For more information:
CLICK HERE for a summary about dioxins from the United States Food and Drug Administration.
A real example of the eRumor as it has appeared on the Internet:
On Channel 2 this morning. They had a Dr. Edward
Fujimoto from Castle Hospital on the program. He is the manager of the Wellness Program at the hospital. He was talking about dioxins and how bad they are for us.
He said that we should not be heating our food in the microwave using plastic containers. This applies to foods that contain fat. He said that the combination of fat, high heat and plastics releases dioxins into the food and ultimately into the cells of the body.
Dioxins are carcinogens and highly toxic to the cells of our bodies. Instead, he recommends using glass, Corning Ware, or ceramic containers for heating food. You get the same results without the dioxins. So such things as TV dinners, instant saimin and soups, etc. should be removed from the container and heated in something else.
Paper isn’t bad but you don’t know what is in the paper. Just safer to use tempered glass, Corning Ware, etc. He said we might remember when some of the fast food restaurants moved away from the foam containers to paper. The dioxin problem is one of the reasons.
Pass this on to your family and friends.
As a seventh grade student, Claire Nelson learned that di(ethylhexyl)adepate (DEHA), considered a carcinogen, is found in plastic wrap. She also learned that the FDA had never studied the effect of microwave cooking on plastic-wrapped food.
Claire began to wonder: “Can cancer-causing particles seep into food covered with household plastic wrap while it is being microwaved?”
Three years later, with encouragement from her high school science teacher, Claire set out to test what the FDA had not. Although she had an idea for studying the effect of microwave radiation on plastic-wrapped food, she did not have the equipment. Eventually, Jon Wilkes at the National Center for Toxicological Research in Jeferson, Arkansas, agreed to help her. The research center, which is affiliated with the FDA, let her use its facilities to perform her experiments, which involved microwaving plastic wrap in virgin olive oil.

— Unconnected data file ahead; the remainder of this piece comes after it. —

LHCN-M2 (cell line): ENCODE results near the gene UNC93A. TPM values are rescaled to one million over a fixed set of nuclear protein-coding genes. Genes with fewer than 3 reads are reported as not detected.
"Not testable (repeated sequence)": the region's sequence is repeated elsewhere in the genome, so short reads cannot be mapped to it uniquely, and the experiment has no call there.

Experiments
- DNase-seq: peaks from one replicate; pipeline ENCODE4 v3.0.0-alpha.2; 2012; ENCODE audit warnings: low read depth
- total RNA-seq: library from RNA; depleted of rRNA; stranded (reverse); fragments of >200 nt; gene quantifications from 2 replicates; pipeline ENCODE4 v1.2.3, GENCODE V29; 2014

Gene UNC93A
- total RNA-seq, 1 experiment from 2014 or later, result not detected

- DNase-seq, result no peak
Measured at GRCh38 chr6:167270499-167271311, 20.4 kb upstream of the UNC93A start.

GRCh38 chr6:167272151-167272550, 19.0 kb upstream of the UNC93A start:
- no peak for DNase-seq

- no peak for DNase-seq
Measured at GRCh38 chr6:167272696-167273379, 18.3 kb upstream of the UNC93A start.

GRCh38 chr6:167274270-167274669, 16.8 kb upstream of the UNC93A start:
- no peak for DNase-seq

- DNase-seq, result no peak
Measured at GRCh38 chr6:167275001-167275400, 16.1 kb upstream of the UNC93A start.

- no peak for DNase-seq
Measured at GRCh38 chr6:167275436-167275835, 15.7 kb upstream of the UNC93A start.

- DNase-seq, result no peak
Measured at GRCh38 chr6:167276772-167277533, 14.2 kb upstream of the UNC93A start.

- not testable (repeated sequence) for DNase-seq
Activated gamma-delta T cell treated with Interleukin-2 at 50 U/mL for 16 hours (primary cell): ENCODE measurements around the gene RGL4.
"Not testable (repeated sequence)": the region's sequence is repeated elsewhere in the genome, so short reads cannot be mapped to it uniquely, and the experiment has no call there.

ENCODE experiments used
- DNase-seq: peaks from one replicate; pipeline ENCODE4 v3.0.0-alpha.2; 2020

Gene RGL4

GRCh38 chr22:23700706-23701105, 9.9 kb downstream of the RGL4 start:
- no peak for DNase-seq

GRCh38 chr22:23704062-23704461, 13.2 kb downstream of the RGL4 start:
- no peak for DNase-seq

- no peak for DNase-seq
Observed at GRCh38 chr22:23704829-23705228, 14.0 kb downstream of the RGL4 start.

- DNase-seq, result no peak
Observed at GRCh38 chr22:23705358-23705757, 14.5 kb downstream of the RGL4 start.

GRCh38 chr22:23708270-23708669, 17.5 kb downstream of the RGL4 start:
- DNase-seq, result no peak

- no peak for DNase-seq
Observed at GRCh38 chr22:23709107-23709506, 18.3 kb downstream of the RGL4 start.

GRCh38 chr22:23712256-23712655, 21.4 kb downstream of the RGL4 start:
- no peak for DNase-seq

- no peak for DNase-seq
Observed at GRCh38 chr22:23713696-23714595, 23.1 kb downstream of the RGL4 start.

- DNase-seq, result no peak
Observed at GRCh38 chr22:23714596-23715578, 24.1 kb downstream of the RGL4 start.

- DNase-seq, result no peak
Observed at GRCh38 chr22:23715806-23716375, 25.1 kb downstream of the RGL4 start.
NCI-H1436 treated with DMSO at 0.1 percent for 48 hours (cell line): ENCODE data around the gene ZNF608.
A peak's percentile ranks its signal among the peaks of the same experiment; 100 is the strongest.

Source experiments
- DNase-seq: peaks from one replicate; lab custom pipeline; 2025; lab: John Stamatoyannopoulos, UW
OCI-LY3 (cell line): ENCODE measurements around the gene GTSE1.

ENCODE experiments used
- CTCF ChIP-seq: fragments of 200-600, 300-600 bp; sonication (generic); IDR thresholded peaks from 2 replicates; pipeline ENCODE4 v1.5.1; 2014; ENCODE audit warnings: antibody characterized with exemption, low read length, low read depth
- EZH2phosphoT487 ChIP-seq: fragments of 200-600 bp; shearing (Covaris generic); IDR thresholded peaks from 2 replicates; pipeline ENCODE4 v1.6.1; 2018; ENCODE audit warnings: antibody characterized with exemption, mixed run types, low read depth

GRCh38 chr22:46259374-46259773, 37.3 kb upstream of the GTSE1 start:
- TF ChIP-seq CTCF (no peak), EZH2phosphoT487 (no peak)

Claire tested four different plastic wraps and “found not just the carcinogens but also xenoestrogen was migrating [into the oil]…. ” Xenoestrogens are linked to low sperm counts in men and to breast cancer in women.
Throughout her junior and senior years, Claire made a couple of trips each week to the research center, which was 25 miles from her home, to work on her experiment.
An article in Options reported that “her analysis found that DEHA was migrating into the oil at between 200 parts and 500 parts per million. The FDA standard is 0.05 parts per billion.” Her summarized results have been published in science journals. Claire Nelson received the American Chemical Society’s top science prize for students during her junior year and fourth place at the International Science and Engineering Fair (Fort Worth, Texas) as a senior.
“Carcinogens — At 10,000,000 Times FDA Limits” Options May 2000. Published by People Against Cancer, 515-972-4444
On Channel 2 (Huntsville, AL) this morning they had a Dr. Edward Fujimoto from Castle Hospital on the program. He is the manager of the Wellness Program at the hospital. He was talking about dioxins and how bad they are for us. He said that we should not be heating our food in the microwave using plastic containers. This applies to foods that contain fat. He said that the combination of fat, high heat and plastics releases dioxins into the food and ultimately into the cells of the body. Dioxins are carcinogens and highly toxic to the cells of our bodies. Instead, he recommends using glass, Corning Ware, or ceramic containers for heating food. You get the same results without the dioxins.
So such things as TV dinners, instant saimin and soups, etc., should be removed from the container and heated in something else. Paper isn’t bad but you don’t know what is in the paper. Just safer to use tempered glass, Corning Ware, etc.
He said we might remember when some of the fast food restaurants moved away from the foam containers to paper. The dioxin problem is one of the reasons.
To add to this: Saran wrap placed over foods as they are nuked, with the high heat, actually drips poisonous toxins into the food.
Use paper towel instead.
Pass this on to your friends…
This is how Sheryl Crow got breast cancer she was on the Ellen show and She said this same exact thing. The doctor told her: women should not drink bottled water that has been left in a car. The doctor said that the heat and the plastic of the bottle have certain chemicals that can lead to breast cancer. The heat causes toxins from the plastic to leak into the water and they have found these toxins in breast tissue.